The blast in Baybukh, a village north of the city of Mosul, also wounded at least 13 people. The 30,000-strong Shabak community mostly lives in northern Iraq near the Turkish border.
They speak a distinct language and largely follow a faith that is a blend of Shiite Islam and local beliefs, and are periodically targeted by militant groups. Iraq is suffering a protracted surge in bloodshed that has killed more than 2,750 people so far this year. It has been fueled by widespread anger among the Sunni Arab minority, who say they are mistreated by the Shiite-led government and security forces.
Militant groups have also been bolstered by the civil war in neighboring Syria. Source/Agence France Presse

Witnesses Say Hamas, Hizbullah Helped Morsi Flee Prison

Naharnet /Prosecution witnesses in the jailbreak trial of Egypt's ousted president Mohammed Morsi on Wednesday accused members of Palestinian Islamist movement Hamas and Lebanon's Hizbullah of attacking Egyptian prisons during the 2011 uprising. The trial, one of three against Morsi, is part of a government crackdown that has targeted him and his Muslim Brotherhood movement since his ouster by the army in July. In the jailbreak case, Morsi and 130 other defendants including Palestinian and Lebanese militants are charged with organizing attempts to spring prisoners from jails and attacking police stations during the uprising that ousted longtime strongman Hosni Mubarak. The prosecution presented three witnesses in Wednesday's hearing, two of whom described how jails were attacked during the uprising, before the trial was postponed until April 30. Morsi, dressed in white prison uniform, appeared in a caged dock as his co-defendants sat with their backs to the judges in a separate enclosure, an Agence France Presse journalist said. Former interior minister Mahmoud Wagdi told the court members of "Hamas, (Hamas' armed wing, the Ezzedine) al-Qassam Brigades, (Palestinian Islamists) the Islamic Jihad, Hizbullah ... entered Egypt through the border with the Gaza Strip helped by Bedouins from Sinai" on January 28, 2011. Wagdi was named interior minister three days after the militants are alleged to have entered Egypt. He said that after crossing the border, they "destroyed" several police installations in the Sinai, before attacking "the prisons of Abu Zaabal, al-Marg and Wadi Natrun that had political elements from Hamas and Hizbullah," Wagdi said. Prosecutors charge the attacks on police stations and the jailbreaks, in which Morsi and other political prisoners escaped, were a Muslim Brotherhood-led conspiracy aimed at sowing chaos during the 2011 revolt. Nearly 850 people died during the 18-day uprising that toppled Mubarak, most of them on January 28, 2011, when protesters battled police.
At Wednesday's hearing, prosecution's other witness Atef Sherif Abdel Salam, who was prison chief at the time, said the prisons were attacked by "elements from Sinai Bedouins."
"The prisons where the jailbreak succeeded were prisons that had political elements in them," he said. "The first prison to be attacked was the Abu Zaabal prison at 10 in the morning on January 29 ... it had elements from al-Qaida and Sinai Bedouins." He said the authorities later found "spent ammunition ... that was not used by Egyptian police or military" at Abu Zabaal prison.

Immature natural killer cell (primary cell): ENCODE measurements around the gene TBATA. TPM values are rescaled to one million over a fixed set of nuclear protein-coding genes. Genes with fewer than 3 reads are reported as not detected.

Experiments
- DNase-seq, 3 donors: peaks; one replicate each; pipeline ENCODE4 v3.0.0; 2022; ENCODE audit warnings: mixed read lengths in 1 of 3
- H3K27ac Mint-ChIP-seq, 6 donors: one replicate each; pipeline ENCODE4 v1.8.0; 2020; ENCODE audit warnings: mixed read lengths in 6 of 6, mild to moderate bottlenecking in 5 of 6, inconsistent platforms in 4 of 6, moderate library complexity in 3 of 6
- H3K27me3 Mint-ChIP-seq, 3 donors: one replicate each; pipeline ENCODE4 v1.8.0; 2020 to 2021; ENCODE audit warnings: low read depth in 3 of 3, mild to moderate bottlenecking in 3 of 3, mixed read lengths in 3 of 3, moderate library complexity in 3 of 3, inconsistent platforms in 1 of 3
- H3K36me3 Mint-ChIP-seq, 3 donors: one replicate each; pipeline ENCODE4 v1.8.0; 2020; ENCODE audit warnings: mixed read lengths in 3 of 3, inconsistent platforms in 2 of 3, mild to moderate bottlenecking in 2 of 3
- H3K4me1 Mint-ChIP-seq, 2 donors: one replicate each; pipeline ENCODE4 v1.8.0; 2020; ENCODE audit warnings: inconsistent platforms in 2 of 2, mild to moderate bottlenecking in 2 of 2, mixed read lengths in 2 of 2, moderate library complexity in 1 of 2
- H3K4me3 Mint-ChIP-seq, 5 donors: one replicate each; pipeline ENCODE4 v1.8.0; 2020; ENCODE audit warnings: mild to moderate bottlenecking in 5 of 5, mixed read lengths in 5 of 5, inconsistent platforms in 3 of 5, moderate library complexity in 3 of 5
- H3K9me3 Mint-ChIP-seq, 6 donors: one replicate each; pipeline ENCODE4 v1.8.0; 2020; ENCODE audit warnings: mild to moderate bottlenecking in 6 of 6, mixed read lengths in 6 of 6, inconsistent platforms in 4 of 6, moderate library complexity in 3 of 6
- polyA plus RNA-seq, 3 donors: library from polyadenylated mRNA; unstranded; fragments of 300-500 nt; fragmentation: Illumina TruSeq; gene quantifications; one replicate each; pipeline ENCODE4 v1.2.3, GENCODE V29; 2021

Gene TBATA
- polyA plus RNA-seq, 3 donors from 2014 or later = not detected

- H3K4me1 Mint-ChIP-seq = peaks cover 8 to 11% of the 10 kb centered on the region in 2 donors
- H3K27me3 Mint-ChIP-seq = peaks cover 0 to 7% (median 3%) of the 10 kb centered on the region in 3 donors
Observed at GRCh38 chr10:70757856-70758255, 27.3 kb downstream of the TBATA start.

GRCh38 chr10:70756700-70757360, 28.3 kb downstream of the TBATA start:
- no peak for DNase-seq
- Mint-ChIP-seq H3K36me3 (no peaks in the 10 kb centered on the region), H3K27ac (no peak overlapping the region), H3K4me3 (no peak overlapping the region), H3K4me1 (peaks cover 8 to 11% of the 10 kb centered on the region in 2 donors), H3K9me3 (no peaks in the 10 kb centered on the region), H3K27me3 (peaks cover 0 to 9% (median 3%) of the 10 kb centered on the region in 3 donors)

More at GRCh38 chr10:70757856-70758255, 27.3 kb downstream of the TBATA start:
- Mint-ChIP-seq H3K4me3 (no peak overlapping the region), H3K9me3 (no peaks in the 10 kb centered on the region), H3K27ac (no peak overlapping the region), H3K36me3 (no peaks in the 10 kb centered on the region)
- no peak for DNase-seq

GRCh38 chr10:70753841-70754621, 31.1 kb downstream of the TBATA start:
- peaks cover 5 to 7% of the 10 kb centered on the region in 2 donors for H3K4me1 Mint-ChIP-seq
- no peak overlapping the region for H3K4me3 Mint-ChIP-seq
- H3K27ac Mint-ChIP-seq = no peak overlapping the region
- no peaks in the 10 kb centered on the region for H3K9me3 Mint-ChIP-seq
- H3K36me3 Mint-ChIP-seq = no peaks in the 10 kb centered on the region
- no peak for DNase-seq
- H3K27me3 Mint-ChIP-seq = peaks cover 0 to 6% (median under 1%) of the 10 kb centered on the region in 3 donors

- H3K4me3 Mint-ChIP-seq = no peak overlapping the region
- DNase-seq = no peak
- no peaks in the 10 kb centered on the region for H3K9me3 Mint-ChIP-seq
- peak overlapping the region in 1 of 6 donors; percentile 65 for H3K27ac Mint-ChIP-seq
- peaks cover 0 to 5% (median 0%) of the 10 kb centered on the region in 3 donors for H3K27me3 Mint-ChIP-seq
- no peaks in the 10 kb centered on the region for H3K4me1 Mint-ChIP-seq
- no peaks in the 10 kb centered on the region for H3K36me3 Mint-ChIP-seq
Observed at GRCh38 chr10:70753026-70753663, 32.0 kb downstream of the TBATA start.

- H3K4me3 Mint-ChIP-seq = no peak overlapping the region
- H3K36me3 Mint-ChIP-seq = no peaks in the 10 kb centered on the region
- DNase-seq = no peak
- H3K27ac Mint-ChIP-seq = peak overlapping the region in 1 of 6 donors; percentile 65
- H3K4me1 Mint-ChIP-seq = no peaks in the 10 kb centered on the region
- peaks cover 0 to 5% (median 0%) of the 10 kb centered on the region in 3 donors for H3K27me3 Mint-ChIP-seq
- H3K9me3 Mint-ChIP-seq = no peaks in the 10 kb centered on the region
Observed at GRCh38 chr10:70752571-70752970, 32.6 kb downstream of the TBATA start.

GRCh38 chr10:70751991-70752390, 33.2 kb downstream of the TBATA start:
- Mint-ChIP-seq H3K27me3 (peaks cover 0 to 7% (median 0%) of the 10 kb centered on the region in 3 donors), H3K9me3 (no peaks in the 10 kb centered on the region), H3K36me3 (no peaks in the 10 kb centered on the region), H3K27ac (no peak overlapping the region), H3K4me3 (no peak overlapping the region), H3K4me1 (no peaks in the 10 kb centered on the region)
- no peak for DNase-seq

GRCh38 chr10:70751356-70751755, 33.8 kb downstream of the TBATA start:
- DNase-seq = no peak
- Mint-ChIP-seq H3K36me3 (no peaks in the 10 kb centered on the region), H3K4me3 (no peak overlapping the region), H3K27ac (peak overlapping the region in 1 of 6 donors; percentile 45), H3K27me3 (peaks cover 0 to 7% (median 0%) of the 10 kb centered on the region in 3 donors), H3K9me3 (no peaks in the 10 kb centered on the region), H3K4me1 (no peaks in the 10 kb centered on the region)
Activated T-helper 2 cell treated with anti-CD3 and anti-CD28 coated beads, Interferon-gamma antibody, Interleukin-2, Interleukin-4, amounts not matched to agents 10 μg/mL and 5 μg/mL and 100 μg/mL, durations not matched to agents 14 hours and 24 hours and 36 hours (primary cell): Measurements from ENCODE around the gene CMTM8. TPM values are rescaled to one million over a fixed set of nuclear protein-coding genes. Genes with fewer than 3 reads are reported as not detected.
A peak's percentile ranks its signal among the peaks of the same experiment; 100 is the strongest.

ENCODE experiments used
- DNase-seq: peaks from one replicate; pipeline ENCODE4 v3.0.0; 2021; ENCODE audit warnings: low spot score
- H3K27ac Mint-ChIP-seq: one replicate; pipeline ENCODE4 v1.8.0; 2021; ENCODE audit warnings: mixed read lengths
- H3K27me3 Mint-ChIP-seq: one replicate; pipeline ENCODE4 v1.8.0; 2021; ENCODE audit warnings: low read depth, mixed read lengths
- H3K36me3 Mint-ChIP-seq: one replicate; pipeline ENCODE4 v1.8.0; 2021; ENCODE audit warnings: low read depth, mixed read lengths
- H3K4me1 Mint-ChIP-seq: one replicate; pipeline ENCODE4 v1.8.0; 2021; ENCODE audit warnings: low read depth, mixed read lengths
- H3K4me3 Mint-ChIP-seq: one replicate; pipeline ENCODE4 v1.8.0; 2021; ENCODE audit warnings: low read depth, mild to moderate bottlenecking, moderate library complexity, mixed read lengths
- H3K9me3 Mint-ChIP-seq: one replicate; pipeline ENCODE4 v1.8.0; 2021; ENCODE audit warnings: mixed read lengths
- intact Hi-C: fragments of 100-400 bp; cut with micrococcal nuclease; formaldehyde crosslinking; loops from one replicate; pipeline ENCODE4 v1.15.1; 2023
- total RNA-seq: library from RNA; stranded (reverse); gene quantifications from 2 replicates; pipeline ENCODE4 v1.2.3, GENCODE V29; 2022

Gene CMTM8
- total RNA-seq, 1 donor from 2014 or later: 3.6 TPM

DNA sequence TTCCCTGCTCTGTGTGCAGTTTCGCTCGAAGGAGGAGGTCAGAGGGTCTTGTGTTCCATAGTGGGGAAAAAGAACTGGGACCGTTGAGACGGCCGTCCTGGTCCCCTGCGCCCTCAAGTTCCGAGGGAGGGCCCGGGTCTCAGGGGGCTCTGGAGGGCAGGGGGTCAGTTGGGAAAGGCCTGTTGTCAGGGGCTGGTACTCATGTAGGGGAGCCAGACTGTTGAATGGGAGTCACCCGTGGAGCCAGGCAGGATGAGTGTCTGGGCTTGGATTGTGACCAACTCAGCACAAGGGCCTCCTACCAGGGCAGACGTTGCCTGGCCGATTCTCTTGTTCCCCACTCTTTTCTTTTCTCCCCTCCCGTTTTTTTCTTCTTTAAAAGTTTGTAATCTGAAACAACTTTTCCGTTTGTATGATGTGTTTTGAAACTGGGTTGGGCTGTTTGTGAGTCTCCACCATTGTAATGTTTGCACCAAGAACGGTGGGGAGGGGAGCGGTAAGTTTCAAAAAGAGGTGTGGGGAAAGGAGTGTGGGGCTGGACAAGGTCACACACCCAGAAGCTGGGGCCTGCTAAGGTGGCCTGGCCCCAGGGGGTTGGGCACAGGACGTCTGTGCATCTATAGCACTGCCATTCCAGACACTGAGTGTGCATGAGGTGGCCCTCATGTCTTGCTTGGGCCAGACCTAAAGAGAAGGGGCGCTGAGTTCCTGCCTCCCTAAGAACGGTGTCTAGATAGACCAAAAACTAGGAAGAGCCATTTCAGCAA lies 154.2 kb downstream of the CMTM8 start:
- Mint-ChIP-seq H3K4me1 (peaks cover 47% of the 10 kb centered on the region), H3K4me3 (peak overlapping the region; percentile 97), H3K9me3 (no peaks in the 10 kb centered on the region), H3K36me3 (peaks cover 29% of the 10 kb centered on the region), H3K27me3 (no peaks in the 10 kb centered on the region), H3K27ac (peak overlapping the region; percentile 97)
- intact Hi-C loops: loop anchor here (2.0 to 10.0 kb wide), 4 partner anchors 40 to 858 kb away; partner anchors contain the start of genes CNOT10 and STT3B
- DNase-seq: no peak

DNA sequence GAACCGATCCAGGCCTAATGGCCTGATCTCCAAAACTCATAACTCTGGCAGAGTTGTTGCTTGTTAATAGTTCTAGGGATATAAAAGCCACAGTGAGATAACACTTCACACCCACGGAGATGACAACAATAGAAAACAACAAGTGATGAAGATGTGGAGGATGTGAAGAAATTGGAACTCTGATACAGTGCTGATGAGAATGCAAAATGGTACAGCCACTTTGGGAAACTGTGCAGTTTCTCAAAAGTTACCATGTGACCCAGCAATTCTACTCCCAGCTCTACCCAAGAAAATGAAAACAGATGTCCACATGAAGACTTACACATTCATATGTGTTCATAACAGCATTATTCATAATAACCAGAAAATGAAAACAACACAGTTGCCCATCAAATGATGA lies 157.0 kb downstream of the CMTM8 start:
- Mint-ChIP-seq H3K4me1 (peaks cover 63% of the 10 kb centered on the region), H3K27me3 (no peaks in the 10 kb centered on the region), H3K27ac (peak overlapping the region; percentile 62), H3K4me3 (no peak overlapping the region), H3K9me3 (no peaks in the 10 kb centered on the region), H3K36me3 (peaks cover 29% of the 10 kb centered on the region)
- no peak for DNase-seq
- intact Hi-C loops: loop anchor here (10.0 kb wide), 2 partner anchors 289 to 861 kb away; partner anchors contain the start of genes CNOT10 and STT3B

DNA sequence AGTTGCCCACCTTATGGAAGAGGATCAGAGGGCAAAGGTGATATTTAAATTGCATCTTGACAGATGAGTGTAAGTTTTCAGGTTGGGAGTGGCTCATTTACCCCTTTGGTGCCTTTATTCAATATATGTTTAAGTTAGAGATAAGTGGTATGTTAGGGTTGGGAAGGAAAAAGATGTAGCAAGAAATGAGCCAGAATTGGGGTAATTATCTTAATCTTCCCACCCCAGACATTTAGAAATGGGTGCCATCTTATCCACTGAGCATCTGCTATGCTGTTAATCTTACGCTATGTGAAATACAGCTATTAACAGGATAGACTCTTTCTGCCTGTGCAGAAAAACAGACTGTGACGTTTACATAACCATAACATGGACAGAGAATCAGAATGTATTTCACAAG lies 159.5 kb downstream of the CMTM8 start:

Abdel Salam also said Wadi Natrum jail had around 30 leaders from the Muslim Brotherhood when it came under attack. Morsi is also on trial over the killing of protesters during his presidency, and in an espionage trial where he is accused of conspiring with foreign powers, Hamas and Shiite Iran to destabilize Egypt. A government crackdown targeting Morsi and his supporters has killed more than 1,400 people and jailed thousands. Source/Agence France Presse

Qatar Says Dispute with Gulf Neighbors 'over'

Naharnet /Qatar's dispute with three fellow Gulf states, which withdrew their envoys from Doha last month, is "over", the Qatari foreign minister said Wednesday, while insisting his country had made no concessions. "The statement issued in Riyadh on April 17 was clear ... For the brothers in the Gulf Cooperation Council (GCC) the dispute is over," Khaled Al-Attiyah told a press conference in Kuwait after a meeting with his Kuwaiti counterpart Sheikh Sabah Khaled Al-Sabah. GCC foreign ministers met last week and announced an end to months of unprecedented tensions between Qatar and Saudi Arabia, the United Arab Emirates and Bahrain. The three countries recalled their ambassadors from Doha after accusing Qatar of meddling in their internal affairs and supporting the banned Muslim Brotherhood.
Attiyah's statement was the first Qatari comment on the special ministerial meeting held in Saudi Arabia.  "Brothers in the GCC states arrived at understandings which are not considered to be concessions by any party," the Qatari minister said. Attiyah said it is now "left for the brothers in the GCC states to send their ambassadors back" to Doha. A statement attributed to Saudi Arabia that the three ambassadors would not return until Doha started to implement the agreement was "inaccurate", he said. At the meeting in Riyadh, the ministers agreed that the policies of GCC member states should not undermine each other's "interests, security and stability". Kuwait and Oman also belong to the six-nation GCC. Attiyah declined to provide details on the Riyadh agreement but reiterated that it signaled an end to the "differences in opinion". Source/Agence France Presse